+ | ~IceMatrix | ||
+ | |||
+ | ==Video Solution 3== | ||
+ | https://youtu.be/9X18wCiYw9M | ||
+ | |||
+ | ~Shreyas S | ||
+ | |||
==See Also== | ==See Also== | ||
{{AIME box|year=2019|n=I|num-b=2|num-a=4}} | {{AIME box|year=2019|n=I|num-b=2|num-a=4}} | ||
{{MAA Notice}} | {{MAA Notice}} |
Latest revision as of 17:35, 30 July 2020
Contents
Problem 3
In , , , and . Points and lie on , points and lie on , and points and lie on , with . Find the area of hexagon .
Diagram
Solution 1
We know the area of the hexagon to be . Since , we know that is a right triangle. Thus the area of is . Another way to compute the area is Then the area of . Preceding in a similar fashion for , the area of is . Since , the area of . Thus our desired answer is
Solution 2
Let be the origin. Noticing that the triangle is a 3-4-5 right triangle, we can see that , and . Using the shoelace theorem, the area is . Shoelace theorem:Suppose the polygon has vertices , , ... , , listed in clockwise order. Then the area of is
You can also go counterclockwise order, as long as you find the absolute value of the answer.
.
Solution 3 (Easiest, uses only basic geometry too)
Note that has area and is a -- right triangle. Then, by similar triangles, the altitude from to has length and the altitude from to has length , so , meaning that . -Stormersyle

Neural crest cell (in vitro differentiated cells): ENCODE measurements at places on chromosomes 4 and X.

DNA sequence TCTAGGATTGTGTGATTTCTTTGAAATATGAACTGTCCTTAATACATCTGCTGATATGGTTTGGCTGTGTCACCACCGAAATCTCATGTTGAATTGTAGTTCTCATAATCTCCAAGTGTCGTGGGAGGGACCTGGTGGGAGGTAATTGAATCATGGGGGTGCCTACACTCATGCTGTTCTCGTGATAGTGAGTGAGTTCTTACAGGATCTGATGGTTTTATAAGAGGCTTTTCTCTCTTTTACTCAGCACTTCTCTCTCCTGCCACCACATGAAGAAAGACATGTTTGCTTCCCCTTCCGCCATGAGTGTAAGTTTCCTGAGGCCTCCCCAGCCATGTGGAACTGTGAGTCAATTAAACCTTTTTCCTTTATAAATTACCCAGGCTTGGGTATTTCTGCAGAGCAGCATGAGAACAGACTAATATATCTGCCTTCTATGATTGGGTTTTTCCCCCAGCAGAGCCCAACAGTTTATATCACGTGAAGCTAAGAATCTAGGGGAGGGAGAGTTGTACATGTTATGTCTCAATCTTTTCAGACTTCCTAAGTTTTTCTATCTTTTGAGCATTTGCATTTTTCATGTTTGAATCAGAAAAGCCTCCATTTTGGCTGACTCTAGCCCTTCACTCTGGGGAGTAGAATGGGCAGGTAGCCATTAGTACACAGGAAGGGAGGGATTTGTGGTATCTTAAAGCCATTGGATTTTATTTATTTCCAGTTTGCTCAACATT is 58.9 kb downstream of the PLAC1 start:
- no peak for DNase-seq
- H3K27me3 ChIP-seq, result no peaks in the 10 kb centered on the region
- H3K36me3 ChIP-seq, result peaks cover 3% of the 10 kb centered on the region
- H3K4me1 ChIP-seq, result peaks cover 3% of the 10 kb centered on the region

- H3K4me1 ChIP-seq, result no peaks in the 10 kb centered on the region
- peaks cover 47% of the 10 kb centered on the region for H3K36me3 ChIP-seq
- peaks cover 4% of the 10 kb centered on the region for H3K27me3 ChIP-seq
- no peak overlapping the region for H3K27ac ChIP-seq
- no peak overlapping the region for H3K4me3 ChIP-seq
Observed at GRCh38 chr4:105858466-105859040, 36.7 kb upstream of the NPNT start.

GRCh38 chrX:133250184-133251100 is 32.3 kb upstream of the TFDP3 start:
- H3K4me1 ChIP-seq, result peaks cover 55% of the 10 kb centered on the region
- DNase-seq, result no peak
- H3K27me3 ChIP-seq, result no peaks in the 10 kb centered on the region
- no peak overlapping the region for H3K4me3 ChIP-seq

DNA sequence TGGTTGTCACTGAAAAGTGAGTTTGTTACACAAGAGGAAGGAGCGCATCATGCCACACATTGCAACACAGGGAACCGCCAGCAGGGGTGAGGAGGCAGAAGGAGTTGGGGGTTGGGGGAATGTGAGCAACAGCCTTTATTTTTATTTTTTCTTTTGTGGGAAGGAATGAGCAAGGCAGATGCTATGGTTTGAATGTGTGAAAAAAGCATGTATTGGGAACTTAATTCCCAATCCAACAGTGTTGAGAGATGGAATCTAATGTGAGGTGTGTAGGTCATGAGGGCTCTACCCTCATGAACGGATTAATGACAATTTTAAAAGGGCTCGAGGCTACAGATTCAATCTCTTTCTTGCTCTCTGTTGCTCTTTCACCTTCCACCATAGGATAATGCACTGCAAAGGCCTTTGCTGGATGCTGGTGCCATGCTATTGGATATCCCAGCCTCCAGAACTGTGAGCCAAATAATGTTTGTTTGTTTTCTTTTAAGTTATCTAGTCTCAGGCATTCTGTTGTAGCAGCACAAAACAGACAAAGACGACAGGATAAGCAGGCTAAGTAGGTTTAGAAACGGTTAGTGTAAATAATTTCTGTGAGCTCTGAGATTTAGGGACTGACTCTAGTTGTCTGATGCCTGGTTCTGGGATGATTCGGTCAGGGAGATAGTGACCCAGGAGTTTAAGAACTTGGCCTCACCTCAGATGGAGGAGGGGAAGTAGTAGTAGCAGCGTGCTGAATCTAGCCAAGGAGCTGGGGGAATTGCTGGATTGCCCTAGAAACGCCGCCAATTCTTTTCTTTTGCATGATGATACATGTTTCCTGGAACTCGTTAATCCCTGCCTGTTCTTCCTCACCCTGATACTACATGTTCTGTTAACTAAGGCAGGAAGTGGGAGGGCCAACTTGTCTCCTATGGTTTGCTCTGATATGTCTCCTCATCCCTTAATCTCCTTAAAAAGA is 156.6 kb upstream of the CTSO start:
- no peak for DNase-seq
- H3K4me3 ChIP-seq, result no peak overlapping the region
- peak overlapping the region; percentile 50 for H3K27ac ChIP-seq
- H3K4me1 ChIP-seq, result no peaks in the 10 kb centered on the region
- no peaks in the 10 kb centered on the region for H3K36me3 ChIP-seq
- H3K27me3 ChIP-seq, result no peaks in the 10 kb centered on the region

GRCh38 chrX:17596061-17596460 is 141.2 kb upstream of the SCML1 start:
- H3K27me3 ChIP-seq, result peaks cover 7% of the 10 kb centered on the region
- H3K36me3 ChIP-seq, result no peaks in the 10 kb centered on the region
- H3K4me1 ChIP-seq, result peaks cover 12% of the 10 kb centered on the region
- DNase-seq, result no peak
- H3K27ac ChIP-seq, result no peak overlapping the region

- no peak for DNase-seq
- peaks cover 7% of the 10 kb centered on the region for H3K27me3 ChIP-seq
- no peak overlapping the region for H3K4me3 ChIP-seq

Solution 4
Knowing that has area and is a -- triangle, we can find the area of the smaller triangles , , and and subtract them from to obtain our answer. First off, we know has area since it is a right triangle. To the find the areas of and , we can use Law of Cosines () to find the lengths of and , respectively. Computing gives and . Now, using Heron's Formula, we find and . Adding these and subtracting from , we get -Starsher
Video Solution
https://www.youtube.com/watch?v=4jOfXNiQ6WM
Video Solution 2
https://youtu.be/TSKcjht8Rfk?t=941
~IceMatrix
Video Solution 3
~Shreyas S
See Also
2019 AIME I (Problems • Answer Key • Resources) | ||
Preceded by Problem 2 |
Followed by Problem 4 | |
1 • 2 • 3 • 4 • 5 • 6 • 7 • 8 • 9 • 10 • 11 • 12 • 13 • 14 • 15 | ||
All AIME Problems and Solutions |
The problems on this page are copyrighted by the Mathematical Association of America's American Mathematics Competitions.